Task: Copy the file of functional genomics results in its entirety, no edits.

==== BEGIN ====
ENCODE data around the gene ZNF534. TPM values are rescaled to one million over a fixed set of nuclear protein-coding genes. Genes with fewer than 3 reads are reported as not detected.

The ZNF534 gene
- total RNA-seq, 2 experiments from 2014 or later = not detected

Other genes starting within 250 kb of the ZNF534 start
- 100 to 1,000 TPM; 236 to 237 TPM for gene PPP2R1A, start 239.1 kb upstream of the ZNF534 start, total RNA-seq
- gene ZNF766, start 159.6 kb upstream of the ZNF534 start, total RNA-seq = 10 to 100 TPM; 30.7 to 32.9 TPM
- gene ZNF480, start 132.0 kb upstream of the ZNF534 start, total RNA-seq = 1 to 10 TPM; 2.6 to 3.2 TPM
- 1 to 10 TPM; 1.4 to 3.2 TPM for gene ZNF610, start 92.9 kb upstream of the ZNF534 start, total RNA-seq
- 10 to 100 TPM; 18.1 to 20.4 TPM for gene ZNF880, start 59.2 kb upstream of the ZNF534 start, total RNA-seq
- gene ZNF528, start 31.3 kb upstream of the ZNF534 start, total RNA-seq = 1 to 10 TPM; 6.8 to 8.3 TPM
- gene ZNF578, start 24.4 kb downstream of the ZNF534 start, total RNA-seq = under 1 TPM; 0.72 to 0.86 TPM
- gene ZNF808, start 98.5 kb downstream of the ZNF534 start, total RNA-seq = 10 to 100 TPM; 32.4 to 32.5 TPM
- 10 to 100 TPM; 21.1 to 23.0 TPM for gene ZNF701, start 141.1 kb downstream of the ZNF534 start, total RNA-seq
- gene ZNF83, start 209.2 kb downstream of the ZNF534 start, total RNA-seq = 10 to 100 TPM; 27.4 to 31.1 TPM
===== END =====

ENCODE data around the gene ZNF534. TPM values are rescaled to one million over a fixed set of nuclear protein-coding genes. Genes with fewer than 3 reads are reported as not detected.

The ZNF534 gene
- total RNA-seq, 2 experiments from 2014 or later = not detected

Other genes starting within 250 kb of the ZNF534 start
- 100 to 1,000 TPM; 236 to 237 TPM for gene PPP2R1A, start 239.1 kb upstream of the ZNF534 start, total RNA-seq
- gene ZNF766, start 159.6 kb upstream of the ZNF534 start, total RNA-seq = 10 to 100 TPM; 30.7 to 32.9 TPM
- gene ZNF480, start 132.0 kb upstream of the ZNF534 start, total RNA-seq = 1 to 10 TPM; 2.6 to 3.2 TPM
- 1 to 10 TPM; 1.4 to 3.2 TPM for gene ZNF610, start 92.9 kb upstream of the ZNF534 start, total RNA-seq
- 10 to 100 TPM; 18.1 to 20.4 TPM for gene ZNF880, start 59.2 kb upstream of the ZNF534 start, total RNA-seq
- gene ZNF528, start 31.3 kb upstream of the ZNF534 start, total RNA-seq = 1 to 10 TPM; 6.8 to 8.3 TPM
- gene ZNF578, start 24.4 kb downstream of the ZNF534 start, total RNA-seq = under 1 TPM; 0.72 to 0.86 TPM
- gene ZNF808, start 98.5 kb downstream of the ZNF534 start, total RNA-seq = 10 to 100 TPM; 32.4 to 32.5 TPM
- 10 to 100 TPM; 21.1 to 23.0 TPM for gene ZNF701, start 141.1 kb downstream of the ZNF534 start, total RNA-seq
- gene ZNF83, start 209.2 kb downstream of the ZNF534 start, total RNA-seq = 10 to 100 TPM; 27.4 to 31.1 TPM